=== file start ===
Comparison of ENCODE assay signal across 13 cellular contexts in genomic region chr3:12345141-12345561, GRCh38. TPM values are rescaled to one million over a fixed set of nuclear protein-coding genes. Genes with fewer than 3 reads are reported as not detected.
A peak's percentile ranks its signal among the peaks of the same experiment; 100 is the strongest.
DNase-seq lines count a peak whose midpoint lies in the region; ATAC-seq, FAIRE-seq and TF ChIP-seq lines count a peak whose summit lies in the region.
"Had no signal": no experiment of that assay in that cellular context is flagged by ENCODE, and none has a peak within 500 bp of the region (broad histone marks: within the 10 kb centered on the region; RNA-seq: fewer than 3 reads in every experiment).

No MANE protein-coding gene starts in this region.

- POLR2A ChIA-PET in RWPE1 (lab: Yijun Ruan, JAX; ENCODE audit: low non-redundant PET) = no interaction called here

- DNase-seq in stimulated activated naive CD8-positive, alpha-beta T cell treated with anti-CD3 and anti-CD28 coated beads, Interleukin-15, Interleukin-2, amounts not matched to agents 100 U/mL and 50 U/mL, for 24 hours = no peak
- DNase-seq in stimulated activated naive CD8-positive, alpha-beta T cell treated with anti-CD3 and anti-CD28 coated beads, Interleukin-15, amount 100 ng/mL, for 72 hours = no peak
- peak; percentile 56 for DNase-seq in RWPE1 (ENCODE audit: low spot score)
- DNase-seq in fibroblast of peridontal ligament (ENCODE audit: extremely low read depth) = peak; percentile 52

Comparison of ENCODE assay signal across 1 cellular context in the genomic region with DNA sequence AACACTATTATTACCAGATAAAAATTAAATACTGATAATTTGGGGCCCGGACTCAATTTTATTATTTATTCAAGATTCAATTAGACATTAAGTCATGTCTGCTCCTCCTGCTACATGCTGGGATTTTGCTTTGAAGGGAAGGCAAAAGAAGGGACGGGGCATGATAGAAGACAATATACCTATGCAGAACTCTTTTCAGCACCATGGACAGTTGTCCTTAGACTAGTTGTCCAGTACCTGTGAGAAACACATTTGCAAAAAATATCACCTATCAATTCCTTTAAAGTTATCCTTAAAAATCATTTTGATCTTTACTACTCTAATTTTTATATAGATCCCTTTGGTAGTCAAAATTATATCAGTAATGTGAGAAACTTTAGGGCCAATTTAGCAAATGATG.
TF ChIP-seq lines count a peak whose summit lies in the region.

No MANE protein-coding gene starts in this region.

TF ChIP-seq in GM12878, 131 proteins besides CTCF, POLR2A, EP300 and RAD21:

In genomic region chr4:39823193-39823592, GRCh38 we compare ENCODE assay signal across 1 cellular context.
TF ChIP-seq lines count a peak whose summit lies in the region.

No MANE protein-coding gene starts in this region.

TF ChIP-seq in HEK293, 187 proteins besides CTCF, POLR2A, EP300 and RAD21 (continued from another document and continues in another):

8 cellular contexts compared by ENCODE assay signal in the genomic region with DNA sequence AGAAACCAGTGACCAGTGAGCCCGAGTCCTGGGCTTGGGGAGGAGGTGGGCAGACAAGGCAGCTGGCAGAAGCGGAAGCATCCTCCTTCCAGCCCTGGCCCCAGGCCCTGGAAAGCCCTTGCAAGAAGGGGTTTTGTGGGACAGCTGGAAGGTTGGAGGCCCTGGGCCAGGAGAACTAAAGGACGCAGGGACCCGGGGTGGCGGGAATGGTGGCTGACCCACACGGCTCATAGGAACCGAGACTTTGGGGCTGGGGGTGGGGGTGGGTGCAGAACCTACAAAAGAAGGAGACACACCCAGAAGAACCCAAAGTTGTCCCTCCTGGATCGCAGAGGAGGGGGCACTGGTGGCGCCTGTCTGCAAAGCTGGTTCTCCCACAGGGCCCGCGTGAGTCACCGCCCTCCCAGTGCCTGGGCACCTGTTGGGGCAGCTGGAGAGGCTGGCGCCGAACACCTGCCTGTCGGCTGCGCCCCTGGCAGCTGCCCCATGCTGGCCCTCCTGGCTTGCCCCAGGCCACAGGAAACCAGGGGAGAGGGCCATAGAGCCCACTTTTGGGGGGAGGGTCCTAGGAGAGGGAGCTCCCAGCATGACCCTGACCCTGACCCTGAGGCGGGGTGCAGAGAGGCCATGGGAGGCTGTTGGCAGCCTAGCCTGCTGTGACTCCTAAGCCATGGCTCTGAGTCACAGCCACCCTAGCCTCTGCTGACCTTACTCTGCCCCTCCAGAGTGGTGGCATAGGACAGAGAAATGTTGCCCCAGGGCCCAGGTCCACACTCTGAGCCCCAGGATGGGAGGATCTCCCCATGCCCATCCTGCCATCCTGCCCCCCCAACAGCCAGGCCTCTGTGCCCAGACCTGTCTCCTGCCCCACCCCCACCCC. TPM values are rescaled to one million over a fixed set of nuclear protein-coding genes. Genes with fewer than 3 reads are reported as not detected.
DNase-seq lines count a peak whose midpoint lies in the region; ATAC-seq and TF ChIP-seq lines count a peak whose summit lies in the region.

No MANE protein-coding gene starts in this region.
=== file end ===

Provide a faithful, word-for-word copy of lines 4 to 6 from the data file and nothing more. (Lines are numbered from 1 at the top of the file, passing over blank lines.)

"Had no signal": no experiment of that assay in that cellular context is flagged by ENCODE, and none has a peak within 500 bp of the region (broad histone marks: within the 10 kb centered on the region; RNA-seq: fewer than 3 reads in every experiment).

No MANE protein-coding gene starts in this region.

- POLR2A ChIA-PET in RWPE1 (lab: Yijun Ruan, JAX; ENCODE audit: low non-redundant PET) = no interaction called here